Over half a century ago, a 25-year-old youth armed with a Diploma in Medical Practice and a dream in his eyes came to Adilabad town from Patan Bori, 25 kms from the neighbouring Yavatmal district of Maharashtra. He was determined to earn enough money through practice to be able to pursue MBBS studies.
Despite his determination, the dream remained unfulfilled. But what Jaynarayan Jayswal has achieved at the age of 80 somehow compensates for it.
Preparing for new role
He has now earned a post graduate diploma in oncology care from the National Cancer Institute, Nagpur, which is affiliated to the Tata Cancer Hospital, Mumbai, and he is readying himself to offer services to locals with regard to pre and post operative cancer care.
Dr. Jayswal, as he is famously known in this part of the world, continues to run his clinic at the busy Gandhi Chowk, treating patients, both the elite as well as the hoi polloi.
When he started his practice in this town in 1964, he used to charge ₹3 as fee from patients. For children, it was 50 paise less. “I used to watch the handsome, impeccably dressed Dr. Nooruddin Shaikh whenever he came to Patan Bori on visits,” recalls the octogenarian about his role model, revealing that he has excellent memory despite his age.
“I wanted to become a doctor like him. But I had no money. Fate, advice and help of elders and well-wishers led me to pursue the three-and-a-half-year course of Diploma in Medical Practice (Maharashtra offered such a course back then). I thought I would join MBBS course after completing the diploma but my economic condition had not improved to ensure that,” he says.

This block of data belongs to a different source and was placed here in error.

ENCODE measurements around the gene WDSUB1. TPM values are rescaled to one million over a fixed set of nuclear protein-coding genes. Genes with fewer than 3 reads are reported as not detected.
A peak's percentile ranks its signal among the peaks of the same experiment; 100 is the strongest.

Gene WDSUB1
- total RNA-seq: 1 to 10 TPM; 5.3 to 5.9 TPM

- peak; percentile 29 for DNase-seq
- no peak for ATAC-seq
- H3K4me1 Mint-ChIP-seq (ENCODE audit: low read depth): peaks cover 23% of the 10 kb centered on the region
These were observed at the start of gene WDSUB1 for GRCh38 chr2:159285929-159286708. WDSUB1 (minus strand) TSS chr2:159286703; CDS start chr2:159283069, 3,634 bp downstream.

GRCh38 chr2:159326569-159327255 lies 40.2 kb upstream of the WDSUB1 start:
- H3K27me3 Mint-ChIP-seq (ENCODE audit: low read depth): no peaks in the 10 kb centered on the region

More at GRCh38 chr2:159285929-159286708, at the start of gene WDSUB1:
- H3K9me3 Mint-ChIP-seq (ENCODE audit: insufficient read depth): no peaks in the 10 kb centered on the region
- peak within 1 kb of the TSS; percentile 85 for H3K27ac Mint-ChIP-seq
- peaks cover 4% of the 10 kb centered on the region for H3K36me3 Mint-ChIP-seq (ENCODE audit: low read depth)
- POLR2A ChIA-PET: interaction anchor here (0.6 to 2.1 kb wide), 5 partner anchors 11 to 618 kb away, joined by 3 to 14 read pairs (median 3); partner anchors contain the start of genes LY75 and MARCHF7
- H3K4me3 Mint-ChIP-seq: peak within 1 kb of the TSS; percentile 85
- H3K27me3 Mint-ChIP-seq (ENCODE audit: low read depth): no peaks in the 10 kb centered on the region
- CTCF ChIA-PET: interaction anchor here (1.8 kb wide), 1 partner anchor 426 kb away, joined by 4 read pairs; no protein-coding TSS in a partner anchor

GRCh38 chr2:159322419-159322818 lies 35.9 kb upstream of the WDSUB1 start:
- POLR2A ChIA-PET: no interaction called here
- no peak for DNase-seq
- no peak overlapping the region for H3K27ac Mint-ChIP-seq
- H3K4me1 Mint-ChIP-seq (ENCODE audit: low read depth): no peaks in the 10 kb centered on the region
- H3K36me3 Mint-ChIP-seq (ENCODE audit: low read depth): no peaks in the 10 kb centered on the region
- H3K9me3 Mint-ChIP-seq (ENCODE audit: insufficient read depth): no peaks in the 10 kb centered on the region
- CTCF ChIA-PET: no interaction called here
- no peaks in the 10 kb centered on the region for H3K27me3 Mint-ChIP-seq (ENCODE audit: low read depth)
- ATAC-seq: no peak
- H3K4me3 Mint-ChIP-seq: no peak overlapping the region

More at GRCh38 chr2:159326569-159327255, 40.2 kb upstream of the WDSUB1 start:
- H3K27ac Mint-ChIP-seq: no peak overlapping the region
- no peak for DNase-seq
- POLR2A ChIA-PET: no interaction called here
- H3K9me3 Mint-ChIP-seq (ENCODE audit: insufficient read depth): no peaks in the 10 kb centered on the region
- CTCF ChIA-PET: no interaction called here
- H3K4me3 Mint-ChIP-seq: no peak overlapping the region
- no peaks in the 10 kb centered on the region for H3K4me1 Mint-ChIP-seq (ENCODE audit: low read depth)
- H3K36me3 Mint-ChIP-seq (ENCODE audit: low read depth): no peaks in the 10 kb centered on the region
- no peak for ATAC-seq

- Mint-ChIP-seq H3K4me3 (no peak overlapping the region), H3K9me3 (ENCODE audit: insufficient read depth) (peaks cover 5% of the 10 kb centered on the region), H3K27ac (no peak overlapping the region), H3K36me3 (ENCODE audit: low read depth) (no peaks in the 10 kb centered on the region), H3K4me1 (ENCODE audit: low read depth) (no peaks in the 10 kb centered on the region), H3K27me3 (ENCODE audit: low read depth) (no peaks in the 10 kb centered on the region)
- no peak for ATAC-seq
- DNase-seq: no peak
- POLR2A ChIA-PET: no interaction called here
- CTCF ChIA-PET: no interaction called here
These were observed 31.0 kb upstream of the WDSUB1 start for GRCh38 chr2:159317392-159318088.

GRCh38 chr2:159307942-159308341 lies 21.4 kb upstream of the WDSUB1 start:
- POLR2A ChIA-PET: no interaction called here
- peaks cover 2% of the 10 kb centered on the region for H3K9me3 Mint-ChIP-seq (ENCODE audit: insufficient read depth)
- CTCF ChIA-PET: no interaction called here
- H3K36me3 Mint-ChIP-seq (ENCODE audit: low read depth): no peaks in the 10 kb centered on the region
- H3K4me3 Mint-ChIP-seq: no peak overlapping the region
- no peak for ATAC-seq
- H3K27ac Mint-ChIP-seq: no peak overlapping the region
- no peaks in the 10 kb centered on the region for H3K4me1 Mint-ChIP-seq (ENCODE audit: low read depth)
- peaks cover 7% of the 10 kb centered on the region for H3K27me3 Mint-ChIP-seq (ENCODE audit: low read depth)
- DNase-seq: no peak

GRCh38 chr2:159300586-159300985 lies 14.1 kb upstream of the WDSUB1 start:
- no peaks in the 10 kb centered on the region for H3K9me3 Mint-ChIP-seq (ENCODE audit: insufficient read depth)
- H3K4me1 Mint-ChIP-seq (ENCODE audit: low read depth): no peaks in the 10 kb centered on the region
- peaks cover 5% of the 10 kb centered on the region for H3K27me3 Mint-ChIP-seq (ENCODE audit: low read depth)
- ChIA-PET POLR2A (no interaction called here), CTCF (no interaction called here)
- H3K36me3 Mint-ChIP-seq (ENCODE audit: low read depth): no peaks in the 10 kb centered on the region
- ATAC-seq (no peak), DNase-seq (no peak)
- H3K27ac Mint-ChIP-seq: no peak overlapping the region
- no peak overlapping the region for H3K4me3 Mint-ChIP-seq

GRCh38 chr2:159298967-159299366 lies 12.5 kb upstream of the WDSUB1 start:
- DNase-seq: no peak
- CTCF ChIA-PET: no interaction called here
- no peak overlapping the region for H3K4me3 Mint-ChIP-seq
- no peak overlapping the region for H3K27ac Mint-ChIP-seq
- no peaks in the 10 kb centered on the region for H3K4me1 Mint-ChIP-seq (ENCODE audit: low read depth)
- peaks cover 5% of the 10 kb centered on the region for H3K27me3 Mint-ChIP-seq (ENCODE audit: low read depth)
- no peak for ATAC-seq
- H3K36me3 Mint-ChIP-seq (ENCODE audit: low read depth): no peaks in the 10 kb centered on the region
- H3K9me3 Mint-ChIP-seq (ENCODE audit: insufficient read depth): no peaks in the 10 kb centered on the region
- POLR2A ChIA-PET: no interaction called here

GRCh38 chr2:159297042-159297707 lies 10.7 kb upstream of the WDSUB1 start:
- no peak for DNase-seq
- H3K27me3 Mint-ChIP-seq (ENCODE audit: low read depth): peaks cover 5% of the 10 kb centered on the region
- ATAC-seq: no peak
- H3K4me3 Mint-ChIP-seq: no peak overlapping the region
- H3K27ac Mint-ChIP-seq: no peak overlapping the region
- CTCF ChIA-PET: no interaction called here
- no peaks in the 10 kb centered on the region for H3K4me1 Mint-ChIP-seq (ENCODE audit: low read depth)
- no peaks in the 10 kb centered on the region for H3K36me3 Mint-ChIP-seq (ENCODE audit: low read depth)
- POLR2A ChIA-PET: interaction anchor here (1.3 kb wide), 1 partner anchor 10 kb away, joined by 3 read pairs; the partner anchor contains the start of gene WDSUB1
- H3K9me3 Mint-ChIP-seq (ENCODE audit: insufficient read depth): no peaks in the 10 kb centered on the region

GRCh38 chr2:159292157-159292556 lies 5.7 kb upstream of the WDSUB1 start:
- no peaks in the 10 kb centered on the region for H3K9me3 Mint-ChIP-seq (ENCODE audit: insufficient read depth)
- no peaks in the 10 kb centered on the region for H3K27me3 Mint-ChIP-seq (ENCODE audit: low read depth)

After initial practice at Patan Bori, Dr. Jayswal set up his dispensary in Adilabad and also established the first X-ray centre and pathological lab. “I got too busy with my practice to take time off to study degree in medicine after that,” he says with a tinge of regret in his voice.
Service is supreme
“TB and asthma were rampant in those days and drugs used in treatment of many diseases were different. We used to administer adrenalin for many diseases,” the doctor, who still works with ‘seva bhav’ or motto of service, recollects.
The zealous doctor will receive the diploma certificate at the institute in Nagpur on August 17 as part of its convocation. “I will try and be of help to people in identifying various types of cancers and the treatment required, and, of course, for post treatment care,” he asserts.